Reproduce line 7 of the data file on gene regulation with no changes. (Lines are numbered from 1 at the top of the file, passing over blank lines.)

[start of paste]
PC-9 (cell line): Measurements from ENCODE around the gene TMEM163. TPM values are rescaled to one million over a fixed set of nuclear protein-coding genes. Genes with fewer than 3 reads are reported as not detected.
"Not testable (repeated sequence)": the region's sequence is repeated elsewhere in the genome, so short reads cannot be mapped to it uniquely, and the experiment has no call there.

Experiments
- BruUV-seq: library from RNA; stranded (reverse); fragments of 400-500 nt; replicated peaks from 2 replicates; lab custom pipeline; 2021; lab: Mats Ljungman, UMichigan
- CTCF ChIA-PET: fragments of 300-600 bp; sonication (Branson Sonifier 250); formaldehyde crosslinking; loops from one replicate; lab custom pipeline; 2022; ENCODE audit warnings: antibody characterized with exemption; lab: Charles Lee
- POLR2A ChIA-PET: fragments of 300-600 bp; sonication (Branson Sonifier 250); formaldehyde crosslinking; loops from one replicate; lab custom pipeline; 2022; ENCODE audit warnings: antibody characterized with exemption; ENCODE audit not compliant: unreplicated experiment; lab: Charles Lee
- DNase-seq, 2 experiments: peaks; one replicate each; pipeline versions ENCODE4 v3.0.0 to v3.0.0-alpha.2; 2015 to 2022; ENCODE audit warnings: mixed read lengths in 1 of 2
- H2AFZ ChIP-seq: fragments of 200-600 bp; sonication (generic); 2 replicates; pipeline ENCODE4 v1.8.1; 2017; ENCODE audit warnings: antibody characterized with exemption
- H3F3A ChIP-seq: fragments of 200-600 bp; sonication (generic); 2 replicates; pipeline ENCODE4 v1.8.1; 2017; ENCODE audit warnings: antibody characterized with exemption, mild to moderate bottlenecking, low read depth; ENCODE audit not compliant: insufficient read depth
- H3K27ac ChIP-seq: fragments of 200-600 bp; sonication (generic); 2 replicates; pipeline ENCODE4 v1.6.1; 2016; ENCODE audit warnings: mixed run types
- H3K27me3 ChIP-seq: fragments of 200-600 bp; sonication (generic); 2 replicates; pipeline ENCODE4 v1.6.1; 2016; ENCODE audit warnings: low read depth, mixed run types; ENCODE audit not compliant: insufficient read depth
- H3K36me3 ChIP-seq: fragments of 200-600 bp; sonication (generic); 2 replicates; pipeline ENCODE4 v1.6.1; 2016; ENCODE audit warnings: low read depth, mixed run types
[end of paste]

- DNase-seq, 2 experiments: peaks; one replicate each; pipeline versions ENCODE4 v3.0.0 to v3.0.0-alpha.2; 2015 to 2022; ENCODE audit warnings: mixed read lengths in 1 of 2